July 14, 2022

Could Greek F-35 buy cause a flare up in US-Turkish relations?

Featuring Jim Townsend

Source: Breaking Defense

The tables have turned for regional rivals Greece and Turkey in the realm of fighter jet acquisition plans, with Greece headed for a buy of the Lockheed Martin F-35 just three years after Turkey was kicked out of the Joint Strike Fighter program.

Greek Prime Minister Kyriakos Mitsotakis told reporters on June 30 that the country had submitted a letter of request “in recent days” to the US government for a squadron of 20 F-35s, with options to buy an additional squadron, the Associated Press reported.

The Greek announcement came just a day after President Joe Biden said that the United States “should sell” F-16s to Turkey — a statement that was heralded as a breakthrough after Turkey’s purchase of the Russian S-400 air defense system in 2019 stymied US arms sales to Turkey and got it booted from the F-35 program.

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Asked whether Greece actually has a military need for the F-35 or just wants to get one over on Ankara, Jim Townsend, a former US deputy assistant secretary of defense for European and NATO policy, said, “It’s both. It is definitely both.”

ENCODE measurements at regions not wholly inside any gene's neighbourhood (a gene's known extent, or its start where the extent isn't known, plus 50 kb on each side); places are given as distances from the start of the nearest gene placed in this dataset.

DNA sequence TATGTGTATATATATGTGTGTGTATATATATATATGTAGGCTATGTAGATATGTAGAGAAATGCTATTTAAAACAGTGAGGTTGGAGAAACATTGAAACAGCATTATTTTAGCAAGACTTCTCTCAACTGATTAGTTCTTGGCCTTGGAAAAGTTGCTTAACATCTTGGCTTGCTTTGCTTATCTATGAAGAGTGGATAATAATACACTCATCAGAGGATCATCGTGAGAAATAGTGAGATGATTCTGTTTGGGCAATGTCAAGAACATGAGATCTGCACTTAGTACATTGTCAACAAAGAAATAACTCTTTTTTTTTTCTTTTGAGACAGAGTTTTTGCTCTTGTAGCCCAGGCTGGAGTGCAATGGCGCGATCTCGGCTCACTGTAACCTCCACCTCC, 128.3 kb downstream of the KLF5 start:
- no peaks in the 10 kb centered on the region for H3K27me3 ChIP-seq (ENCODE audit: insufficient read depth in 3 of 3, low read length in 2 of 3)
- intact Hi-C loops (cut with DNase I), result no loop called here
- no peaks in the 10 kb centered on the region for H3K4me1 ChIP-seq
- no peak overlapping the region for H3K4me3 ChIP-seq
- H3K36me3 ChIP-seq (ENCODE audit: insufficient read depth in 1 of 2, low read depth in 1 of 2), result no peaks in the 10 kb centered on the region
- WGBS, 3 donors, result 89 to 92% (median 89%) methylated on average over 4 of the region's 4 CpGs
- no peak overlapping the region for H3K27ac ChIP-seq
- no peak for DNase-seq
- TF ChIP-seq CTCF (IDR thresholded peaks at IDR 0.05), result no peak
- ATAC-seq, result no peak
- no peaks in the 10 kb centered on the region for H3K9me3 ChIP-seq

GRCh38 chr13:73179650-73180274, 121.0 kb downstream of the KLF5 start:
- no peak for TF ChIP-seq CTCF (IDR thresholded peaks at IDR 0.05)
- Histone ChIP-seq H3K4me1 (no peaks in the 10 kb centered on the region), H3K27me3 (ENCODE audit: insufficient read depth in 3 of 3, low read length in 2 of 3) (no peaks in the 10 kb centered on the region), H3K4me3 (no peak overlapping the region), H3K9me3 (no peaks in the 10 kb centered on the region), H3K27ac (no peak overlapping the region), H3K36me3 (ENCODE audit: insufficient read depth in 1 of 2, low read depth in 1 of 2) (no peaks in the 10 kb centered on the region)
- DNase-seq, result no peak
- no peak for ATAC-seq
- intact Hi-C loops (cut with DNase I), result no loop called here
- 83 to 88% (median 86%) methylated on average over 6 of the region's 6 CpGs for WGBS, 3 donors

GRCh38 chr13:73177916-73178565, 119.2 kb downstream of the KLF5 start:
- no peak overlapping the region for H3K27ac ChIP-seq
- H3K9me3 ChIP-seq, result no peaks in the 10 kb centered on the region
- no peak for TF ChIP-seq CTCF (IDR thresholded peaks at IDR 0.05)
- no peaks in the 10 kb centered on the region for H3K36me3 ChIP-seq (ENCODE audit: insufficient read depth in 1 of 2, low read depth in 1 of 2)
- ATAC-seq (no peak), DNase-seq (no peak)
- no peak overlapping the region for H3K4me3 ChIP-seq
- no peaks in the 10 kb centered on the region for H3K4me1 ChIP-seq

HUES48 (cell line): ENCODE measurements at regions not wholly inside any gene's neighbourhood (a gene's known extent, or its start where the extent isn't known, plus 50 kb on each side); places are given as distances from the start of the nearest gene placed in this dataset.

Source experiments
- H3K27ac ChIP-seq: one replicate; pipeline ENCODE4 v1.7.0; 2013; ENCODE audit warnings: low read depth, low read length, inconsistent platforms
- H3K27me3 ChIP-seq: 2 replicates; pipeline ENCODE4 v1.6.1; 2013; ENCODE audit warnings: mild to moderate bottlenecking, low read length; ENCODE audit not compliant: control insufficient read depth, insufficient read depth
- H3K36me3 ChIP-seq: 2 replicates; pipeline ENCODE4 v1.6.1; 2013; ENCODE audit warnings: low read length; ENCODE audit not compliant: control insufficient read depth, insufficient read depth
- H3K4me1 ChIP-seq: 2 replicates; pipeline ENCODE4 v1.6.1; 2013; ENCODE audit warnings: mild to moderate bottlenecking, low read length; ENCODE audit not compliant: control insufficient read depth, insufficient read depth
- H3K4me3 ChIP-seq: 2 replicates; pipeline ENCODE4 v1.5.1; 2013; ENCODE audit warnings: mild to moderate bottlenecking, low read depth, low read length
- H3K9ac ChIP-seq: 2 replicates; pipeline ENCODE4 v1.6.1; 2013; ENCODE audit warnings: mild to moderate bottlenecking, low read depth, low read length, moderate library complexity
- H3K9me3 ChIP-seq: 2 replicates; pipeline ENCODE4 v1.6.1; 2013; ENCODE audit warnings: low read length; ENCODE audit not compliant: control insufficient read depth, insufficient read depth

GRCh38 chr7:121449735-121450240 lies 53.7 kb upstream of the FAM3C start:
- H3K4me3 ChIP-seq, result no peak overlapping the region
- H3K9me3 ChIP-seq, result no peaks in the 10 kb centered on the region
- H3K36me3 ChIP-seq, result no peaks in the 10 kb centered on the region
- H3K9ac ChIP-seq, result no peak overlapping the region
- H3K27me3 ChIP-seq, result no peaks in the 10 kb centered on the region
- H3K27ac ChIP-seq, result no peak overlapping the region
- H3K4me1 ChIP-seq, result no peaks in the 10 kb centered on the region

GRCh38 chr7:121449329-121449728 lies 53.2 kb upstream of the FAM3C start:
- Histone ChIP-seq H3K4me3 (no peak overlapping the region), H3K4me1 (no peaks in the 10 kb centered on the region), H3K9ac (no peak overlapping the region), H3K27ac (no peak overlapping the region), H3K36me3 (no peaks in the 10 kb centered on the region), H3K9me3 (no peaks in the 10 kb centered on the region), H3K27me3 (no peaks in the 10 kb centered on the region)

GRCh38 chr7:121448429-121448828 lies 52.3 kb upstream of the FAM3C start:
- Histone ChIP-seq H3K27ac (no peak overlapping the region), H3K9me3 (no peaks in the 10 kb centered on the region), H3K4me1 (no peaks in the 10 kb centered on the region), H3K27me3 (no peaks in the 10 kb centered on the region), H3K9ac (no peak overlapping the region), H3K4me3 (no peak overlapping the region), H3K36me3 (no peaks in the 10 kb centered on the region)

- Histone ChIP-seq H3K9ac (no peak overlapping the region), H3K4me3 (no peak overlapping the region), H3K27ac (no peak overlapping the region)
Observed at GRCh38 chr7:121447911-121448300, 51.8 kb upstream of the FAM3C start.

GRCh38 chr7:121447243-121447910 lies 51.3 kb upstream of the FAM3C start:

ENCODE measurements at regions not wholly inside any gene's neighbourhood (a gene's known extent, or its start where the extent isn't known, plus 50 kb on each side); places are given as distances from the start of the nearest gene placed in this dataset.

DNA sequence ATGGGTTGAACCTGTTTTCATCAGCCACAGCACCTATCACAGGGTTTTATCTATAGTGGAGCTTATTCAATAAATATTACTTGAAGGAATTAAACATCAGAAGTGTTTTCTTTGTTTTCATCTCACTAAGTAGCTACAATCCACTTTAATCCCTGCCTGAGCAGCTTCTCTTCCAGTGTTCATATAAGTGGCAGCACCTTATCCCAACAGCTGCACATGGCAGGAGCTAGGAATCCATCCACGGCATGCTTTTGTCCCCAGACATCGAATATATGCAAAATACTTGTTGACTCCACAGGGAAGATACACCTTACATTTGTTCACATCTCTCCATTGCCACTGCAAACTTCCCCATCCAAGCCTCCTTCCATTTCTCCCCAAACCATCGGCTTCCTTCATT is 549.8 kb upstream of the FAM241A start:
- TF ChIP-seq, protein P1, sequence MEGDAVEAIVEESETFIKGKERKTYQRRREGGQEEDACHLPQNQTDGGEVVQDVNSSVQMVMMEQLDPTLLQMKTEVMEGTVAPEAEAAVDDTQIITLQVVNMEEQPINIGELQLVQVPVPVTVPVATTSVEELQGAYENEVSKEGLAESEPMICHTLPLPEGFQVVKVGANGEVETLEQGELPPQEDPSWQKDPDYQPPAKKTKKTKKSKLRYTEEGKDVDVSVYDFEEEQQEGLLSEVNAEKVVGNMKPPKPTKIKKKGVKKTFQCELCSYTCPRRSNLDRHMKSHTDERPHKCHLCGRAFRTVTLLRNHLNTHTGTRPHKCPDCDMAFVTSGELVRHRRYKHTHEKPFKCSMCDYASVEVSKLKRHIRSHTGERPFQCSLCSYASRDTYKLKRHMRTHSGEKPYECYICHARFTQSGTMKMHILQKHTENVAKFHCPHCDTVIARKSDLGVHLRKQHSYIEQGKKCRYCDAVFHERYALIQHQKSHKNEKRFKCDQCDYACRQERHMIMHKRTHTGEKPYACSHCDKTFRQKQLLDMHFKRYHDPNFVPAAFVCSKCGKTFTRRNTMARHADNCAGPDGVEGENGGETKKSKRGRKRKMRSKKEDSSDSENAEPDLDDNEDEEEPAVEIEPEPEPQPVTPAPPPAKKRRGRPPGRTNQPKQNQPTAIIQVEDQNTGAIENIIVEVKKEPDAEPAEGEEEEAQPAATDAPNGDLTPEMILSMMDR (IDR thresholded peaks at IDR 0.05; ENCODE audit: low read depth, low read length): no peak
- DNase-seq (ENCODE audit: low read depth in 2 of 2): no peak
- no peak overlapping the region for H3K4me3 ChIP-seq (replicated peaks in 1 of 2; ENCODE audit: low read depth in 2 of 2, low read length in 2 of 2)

“You need the political hook to get the money, and the military is more than happy to push for it. They probably think the Turks eventually come back to F-35, but the Greeks want to say ‘we’ve already been there and we’ll have the leg upon the Turks because they’ll only have F-16s, and we’ll be in the next generation.’ It’s national pride, not necessarily meeting a specific NATO force goal,” he said.

It’s possible that a Greek F-35 deal could put pressure on Turkey to take steps that would allow it to enter back into the F-35 program, said Townsend, now with the Center for a New American Security. However, “I don’t think the Turks feel threatened by the Greeks,” he added. “The Turks worry more about the PKK.”

While it’s possible that Turkey could seek to throw a wrench into an F-35 sale to Greece, the United States could retaliate against Ankara by blocking Turkey’s F-16 buy, Townsend said. “We have some leverage. It’s rare to have leverage over the Turks and I think F-16 is our main leverage in a lot of ways.”

Read the full story and more from Breaking Defense.

Authors

  • Jim Townsend

    Adjunct Senior Fellow, Transatlantic Security Program

    James Joye Townsend Jr. is an adjunct senior fellow in the CNAS Transatlantic Security Program. After eight years as Deputy Assistant Secretary of Defense (DASD) for European ...